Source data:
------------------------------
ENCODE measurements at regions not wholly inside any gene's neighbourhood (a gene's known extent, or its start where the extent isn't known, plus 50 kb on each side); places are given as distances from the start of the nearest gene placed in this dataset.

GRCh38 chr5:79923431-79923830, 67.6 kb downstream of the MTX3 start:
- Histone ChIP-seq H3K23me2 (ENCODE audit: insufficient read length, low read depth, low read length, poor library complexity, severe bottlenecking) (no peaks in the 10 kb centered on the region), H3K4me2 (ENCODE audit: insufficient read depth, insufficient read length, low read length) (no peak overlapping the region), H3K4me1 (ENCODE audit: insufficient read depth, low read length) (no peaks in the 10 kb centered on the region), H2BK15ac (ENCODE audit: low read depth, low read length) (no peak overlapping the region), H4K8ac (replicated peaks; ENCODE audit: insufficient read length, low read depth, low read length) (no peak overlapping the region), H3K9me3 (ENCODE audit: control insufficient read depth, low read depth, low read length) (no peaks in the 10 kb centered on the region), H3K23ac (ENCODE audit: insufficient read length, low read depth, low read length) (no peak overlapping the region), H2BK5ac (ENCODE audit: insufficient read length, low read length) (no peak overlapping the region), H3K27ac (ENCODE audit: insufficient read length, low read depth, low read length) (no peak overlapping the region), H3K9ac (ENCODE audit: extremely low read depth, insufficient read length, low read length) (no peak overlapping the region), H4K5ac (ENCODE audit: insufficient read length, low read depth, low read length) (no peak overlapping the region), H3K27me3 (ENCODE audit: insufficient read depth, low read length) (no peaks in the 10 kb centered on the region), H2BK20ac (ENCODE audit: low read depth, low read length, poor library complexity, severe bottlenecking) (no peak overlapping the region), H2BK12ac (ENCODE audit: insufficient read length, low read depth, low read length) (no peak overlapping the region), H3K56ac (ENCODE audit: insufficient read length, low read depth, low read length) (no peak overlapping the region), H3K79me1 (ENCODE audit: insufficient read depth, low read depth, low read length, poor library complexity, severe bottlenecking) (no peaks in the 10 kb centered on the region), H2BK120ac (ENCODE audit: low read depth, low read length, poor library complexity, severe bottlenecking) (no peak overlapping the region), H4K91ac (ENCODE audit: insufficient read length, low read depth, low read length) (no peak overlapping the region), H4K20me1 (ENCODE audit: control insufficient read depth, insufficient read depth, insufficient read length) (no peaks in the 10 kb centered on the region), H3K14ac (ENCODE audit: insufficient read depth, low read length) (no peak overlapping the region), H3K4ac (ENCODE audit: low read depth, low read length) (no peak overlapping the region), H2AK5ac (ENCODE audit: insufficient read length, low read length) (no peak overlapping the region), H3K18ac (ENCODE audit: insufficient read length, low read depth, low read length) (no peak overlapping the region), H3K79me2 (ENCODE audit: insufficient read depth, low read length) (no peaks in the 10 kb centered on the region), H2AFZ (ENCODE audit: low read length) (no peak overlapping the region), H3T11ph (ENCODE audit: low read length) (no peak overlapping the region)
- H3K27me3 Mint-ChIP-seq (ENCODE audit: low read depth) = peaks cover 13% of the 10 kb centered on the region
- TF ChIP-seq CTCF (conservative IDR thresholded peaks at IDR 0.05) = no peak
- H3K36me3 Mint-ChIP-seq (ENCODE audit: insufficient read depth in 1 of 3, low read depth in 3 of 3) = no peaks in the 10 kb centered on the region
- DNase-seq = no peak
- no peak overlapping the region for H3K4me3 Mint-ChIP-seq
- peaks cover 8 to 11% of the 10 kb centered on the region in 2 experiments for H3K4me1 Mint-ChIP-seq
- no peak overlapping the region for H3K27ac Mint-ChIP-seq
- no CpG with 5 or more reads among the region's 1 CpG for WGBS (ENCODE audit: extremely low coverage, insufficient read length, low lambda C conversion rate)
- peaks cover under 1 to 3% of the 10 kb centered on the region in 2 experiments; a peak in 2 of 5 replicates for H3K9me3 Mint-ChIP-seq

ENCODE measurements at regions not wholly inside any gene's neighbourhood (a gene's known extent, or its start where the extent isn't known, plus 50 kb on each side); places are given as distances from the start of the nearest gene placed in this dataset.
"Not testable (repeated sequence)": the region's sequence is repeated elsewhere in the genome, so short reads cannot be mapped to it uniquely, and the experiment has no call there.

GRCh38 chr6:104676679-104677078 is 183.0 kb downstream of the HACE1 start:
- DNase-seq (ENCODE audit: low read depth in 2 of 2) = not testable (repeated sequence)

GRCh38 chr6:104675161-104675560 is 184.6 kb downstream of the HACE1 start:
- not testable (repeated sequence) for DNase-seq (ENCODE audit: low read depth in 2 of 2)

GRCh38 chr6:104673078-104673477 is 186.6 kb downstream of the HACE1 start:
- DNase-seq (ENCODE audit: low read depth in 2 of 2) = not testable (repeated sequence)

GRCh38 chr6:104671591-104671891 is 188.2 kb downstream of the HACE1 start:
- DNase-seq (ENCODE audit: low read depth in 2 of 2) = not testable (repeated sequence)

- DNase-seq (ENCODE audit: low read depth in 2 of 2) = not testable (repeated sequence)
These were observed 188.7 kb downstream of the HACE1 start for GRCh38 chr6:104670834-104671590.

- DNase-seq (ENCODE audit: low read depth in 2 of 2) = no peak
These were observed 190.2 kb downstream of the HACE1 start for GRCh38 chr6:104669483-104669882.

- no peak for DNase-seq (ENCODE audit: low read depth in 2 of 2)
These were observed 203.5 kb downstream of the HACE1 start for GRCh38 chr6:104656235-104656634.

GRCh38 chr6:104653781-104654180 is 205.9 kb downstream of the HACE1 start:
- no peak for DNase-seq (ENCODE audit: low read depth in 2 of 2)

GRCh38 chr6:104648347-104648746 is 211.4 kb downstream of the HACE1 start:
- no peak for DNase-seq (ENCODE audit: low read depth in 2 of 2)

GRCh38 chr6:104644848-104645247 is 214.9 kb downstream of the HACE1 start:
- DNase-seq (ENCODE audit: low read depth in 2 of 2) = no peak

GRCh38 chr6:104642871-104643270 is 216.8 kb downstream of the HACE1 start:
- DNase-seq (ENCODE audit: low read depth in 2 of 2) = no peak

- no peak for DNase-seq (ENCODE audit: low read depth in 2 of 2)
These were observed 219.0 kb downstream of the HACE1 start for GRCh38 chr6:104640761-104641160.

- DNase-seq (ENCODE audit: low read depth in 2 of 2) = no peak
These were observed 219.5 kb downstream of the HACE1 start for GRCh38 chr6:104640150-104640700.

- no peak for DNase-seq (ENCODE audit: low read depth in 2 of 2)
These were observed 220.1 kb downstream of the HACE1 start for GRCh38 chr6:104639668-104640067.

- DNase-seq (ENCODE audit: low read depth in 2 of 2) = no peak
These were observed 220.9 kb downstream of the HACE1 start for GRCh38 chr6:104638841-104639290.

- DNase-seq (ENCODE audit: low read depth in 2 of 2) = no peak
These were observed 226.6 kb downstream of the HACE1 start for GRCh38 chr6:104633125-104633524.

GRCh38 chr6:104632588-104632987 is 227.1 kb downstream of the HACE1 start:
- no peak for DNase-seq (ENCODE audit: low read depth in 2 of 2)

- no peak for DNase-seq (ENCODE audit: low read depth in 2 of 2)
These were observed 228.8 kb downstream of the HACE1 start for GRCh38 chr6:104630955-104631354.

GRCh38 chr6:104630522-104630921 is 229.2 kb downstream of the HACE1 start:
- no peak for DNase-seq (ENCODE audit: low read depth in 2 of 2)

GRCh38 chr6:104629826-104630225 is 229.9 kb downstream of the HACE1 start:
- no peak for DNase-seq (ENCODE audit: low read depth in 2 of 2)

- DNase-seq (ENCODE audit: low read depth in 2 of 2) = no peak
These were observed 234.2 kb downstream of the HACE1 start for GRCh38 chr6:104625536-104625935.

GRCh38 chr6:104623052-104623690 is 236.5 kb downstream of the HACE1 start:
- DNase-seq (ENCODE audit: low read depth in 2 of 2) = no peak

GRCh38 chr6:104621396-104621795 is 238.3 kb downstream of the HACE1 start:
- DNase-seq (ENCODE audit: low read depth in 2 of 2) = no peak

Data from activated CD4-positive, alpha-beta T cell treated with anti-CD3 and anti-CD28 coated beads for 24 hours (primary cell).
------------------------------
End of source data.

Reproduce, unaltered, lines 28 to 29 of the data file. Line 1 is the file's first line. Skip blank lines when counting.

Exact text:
These were observed 203.5 kb downstream of the HACE1 start for GRCh38 chr6:104656235-104656634.

GRCh38 chr6:104653781-104654180 is 205.9 kb downstream of the HACE1 start: